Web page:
“Bakit ‘di ka nag-rereply?” “May iba ka na bang pinag kakaabalahan?” You probably got these text messages from your fuming girlfriend before. It hasn’t even been an hour since her last text, but she’s already hitting you with barrage of messages, sounding really mad. What’s the big deal?
Dr. Maria Lourdes Ramos-Laydia, a registered psychometrician and certified specialist in clinical and assessment psychology, says your partner is actually mad because you’re making her feel like she’s the least of your priority. It tells her that you don’t care about her.
“Need for attention, security, and affection drives this tendency.” Dr. Ramos-Laydia adds: “Delayed response may lead her to think that you're cheating on her, flirting with others, doing something behind her back, or fooling around.”
Shara, 24, agrees: “I get upset because of my anxiety and low self-esteem. If I know he’s busy doing more fun things than me I start to feel like I’m being a pest and that he forgot about me. It upsets me because I’ve convinced myself this means I am not important.”
Adds Joy-Alvi R. Arañas, RPsy, RGC, counseling psychologist at Pathways Counseling and Assessment Center: “Sometimes, she may feel this way because in her mind, the boyfriend is no longer interested in investing time and energy into the relationship, which only makes her more paranoid.”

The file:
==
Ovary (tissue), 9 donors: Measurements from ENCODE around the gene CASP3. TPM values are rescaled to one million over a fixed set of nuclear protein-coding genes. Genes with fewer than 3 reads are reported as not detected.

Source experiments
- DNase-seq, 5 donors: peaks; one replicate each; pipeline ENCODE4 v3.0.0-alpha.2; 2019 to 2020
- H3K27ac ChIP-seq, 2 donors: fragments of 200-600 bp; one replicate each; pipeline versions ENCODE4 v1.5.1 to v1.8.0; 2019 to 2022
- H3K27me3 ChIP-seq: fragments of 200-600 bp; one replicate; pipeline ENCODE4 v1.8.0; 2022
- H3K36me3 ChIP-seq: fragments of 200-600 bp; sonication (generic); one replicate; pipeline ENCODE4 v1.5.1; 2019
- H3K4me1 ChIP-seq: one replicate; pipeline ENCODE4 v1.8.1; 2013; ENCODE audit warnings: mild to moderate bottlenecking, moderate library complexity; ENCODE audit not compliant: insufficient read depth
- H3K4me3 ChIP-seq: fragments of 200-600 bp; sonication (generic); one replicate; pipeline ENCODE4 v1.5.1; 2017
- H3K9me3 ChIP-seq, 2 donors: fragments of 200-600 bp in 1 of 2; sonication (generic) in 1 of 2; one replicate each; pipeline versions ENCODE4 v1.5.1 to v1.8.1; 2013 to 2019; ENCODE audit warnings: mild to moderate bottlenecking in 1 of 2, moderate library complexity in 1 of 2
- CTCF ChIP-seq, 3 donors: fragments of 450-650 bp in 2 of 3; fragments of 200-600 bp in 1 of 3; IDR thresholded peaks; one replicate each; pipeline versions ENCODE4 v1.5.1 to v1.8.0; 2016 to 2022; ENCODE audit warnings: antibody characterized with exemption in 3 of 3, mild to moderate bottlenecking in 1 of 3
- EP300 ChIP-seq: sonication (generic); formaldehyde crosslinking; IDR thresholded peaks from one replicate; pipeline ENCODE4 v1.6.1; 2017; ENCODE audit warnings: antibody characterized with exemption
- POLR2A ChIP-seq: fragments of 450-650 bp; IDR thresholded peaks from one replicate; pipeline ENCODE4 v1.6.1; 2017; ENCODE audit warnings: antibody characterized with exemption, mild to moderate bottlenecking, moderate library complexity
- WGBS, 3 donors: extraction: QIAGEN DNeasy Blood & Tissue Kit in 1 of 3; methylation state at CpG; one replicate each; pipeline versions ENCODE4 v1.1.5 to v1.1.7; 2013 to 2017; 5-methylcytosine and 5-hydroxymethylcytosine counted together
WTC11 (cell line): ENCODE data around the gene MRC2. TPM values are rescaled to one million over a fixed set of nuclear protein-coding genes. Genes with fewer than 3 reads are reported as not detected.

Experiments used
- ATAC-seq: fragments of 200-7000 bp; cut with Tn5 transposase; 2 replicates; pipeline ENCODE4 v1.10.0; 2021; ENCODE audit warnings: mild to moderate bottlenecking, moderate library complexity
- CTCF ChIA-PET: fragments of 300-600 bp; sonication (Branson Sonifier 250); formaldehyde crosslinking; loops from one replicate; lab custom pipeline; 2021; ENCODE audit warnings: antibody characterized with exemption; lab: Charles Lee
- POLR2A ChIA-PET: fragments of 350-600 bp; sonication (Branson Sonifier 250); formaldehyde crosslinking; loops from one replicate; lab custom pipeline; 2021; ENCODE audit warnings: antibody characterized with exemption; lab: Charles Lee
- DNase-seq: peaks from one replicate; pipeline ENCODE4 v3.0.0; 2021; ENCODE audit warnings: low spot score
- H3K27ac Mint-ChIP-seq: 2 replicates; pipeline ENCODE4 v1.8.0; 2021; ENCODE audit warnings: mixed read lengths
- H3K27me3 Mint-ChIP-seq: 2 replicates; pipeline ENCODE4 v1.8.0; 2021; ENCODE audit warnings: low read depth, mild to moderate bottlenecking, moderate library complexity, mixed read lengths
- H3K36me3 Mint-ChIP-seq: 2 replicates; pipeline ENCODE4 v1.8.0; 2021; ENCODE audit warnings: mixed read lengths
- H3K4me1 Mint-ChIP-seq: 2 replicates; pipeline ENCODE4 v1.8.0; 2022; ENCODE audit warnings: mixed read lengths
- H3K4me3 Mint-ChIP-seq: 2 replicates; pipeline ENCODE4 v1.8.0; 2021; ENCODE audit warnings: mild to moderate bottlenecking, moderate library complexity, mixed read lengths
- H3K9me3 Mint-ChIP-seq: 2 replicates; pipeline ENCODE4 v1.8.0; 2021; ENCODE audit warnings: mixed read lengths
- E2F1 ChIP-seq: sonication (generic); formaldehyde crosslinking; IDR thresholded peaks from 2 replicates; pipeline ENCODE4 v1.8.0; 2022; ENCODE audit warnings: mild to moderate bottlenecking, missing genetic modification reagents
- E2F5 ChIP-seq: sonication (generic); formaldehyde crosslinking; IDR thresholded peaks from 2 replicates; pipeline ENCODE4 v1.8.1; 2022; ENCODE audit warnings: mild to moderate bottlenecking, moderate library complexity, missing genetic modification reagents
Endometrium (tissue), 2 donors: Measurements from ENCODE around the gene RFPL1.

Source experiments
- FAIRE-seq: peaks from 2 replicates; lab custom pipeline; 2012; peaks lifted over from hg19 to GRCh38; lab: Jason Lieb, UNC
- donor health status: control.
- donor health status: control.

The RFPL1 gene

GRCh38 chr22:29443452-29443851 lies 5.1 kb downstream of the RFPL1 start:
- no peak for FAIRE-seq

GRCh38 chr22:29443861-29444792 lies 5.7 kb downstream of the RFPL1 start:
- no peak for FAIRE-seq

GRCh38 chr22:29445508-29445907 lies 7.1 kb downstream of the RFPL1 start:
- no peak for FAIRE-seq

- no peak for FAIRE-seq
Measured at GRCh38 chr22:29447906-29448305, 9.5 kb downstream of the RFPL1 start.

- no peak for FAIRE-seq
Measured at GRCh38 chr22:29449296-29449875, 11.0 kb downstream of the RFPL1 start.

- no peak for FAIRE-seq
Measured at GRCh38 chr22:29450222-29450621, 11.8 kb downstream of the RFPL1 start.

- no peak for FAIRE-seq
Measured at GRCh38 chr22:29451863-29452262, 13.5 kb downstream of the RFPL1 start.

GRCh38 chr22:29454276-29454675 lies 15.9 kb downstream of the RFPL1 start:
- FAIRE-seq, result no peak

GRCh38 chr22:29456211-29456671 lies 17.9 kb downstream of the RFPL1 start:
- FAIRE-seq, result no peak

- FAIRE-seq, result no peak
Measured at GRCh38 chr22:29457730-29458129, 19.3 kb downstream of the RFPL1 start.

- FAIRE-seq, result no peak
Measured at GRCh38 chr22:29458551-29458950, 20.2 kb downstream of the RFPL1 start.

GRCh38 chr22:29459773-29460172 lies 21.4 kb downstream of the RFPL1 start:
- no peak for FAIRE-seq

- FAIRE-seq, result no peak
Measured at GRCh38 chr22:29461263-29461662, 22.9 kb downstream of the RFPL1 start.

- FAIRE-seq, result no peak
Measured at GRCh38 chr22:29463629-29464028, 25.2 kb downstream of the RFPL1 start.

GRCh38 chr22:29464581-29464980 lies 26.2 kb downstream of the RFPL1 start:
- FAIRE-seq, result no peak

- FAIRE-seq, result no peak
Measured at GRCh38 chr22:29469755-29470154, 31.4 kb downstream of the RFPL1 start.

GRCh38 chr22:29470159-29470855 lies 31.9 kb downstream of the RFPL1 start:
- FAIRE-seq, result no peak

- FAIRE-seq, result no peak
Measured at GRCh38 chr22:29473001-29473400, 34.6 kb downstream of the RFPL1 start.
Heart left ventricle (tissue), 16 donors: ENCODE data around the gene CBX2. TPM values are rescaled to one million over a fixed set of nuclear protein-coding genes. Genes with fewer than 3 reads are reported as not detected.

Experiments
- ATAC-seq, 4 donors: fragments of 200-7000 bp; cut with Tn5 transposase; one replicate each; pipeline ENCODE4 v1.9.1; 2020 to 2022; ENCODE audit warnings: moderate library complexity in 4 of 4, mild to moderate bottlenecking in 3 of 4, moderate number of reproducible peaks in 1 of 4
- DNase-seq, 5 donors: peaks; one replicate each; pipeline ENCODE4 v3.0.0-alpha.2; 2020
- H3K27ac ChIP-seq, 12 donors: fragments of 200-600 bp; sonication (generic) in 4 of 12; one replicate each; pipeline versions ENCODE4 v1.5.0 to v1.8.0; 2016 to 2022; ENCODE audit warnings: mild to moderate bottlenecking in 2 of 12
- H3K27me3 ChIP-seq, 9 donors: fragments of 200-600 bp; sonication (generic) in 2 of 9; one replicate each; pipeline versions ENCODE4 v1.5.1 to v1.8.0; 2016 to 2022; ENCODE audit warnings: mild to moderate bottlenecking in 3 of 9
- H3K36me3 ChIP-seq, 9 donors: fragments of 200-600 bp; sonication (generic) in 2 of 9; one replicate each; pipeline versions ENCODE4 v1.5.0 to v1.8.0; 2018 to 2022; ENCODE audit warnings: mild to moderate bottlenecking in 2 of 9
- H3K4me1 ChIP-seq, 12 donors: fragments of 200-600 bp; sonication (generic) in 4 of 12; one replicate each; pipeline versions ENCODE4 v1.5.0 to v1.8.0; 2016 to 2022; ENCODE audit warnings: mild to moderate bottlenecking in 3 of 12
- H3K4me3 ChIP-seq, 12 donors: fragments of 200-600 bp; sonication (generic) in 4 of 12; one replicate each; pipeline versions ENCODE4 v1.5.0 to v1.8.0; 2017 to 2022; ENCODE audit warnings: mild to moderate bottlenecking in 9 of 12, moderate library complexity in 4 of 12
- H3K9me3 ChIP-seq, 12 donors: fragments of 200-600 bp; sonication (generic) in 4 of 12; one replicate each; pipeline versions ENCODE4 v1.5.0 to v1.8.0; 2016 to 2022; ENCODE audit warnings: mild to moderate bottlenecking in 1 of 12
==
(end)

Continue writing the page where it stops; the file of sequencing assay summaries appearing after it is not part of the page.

As to why girls like receiving long SMS, Dr. Ramos-Laydia explains women are more detail-oriented. “Short messages may disappoint them. They want to feel like you're there talking to her in person. That's why they always want you to elaborate.”
If you think your partner is going overboard with her reaction, though, let her know your feelings directly and personally. But Dr. Ramos-Laydia cautions: “Doing it on the phone sometimes doesn't work because your voice, inflection, and delivery may be misinterpreted."
Do it in a place and time conducive to serious talks, preferably in your favorite hangout where you can be relaxed and ready to hash out your difficulties or issues with each other.
Dr. Maria Lourdes Ramos-Laydia, PhD, is a registered clinical psychometrician and psychologist from Lucena City. She is a diplomate of American Academy of Traumatic Stress and the National Crisis Management, New York. For other relationships concerns, you may reach her on Facebook.
Dr. Joy Alvi R. Aranas, RPsy, RGC is a counseling psychologist at Pathways Counseling and Assessment Center. For consultation, you can visit him at 718 Sunday Street St. Joseph Village, Panapaan, City of Bacoor, Cavite.
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